Seasonal traditions throughout the year
that are in Nagasaki.
The main design of flags called “Hata” in Nagasaki came from the Netherlands in the 15th century, getting inspiration from an image of the Dutch flag.
Spring in Nagasaki commences with a kite festival (Hata-Gassen) where people fly their kites with strings coated with local vidro beads and attempt to sever their opponent's line.
The Spirit Boat Procession
The procession, which takes place on August 15th of every year, is a traditional event held in Nagasaki Prefecture for sending off the deceased, who have passed away before Obon, to the Pure Land. (“Obon” is an annual Japanese holiday that remembers deceased ancestors.)
The family of the deceased build a boat to mourn the spirit of their dear departed and wander around the town with the boat into the night amid the clamor of gongs and firecrackers.
Nagasaki Kunchi is an autumn festival, celebrating the local deity worshiped at Suwa Shrine.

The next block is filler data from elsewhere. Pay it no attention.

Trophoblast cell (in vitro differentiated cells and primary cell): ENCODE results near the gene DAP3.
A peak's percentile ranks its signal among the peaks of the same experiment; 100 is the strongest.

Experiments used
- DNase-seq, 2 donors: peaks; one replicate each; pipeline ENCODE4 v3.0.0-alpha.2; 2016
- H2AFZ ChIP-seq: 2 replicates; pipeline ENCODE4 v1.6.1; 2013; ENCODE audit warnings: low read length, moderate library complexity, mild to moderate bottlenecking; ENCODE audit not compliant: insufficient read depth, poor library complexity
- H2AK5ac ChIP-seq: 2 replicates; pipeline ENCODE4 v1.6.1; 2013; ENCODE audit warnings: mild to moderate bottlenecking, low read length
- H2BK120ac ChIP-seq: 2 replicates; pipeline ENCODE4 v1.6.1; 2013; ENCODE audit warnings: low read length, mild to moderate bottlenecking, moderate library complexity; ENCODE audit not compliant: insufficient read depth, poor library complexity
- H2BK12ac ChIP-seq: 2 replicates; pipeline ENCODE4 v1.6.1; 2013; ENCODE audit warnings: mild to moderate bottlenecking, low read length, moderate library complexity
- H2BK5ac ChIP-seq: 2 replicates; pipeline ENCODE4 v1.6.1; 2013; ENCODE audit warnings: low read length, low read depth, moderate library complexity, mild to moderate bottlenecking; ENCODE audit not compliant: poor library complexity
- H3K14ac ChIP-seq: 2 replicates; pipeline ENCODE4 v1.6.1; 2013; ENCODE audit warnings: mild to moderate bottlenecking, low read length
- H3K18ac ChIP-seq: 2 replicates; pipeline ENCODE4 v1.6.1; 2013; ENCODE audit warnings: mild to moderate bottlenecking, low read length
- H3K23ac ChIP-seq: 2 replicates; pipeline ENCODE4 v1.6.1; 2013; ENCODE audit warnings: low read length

It is held from October 7th-9th, through the preparation beginning from June and "Niwamise" head on October 3rd.
Hono-Odori (the dedicatory dance to the shrine),which each district performs once every 7 years, embodies the flamboyancy of Nagasaki.
In the Nagasaki of yesteryear, where many Chinese resided, the New Year of the lunar calendar was an important period for human interaction.
Lantern Festival, with its origin in celebrating the Chinese new year, is a winter characteristic of Nagasaki.
During this festival, approximately 15,000 red lanterns are lit throughout city’s Chinatown, producing a dreamlike atmosphere.
he more you know, the more you understand
Nagasaki Tartan is a token of friendship existing
between Nagasaki and Scotland.
(ThomasBlake Gloverʼs birthplace).
Thomas Blake Glover played a crucial role in the modernization of Japan through the construction of a western-style dock that saw Nagasaki becoming a shipbuilding town.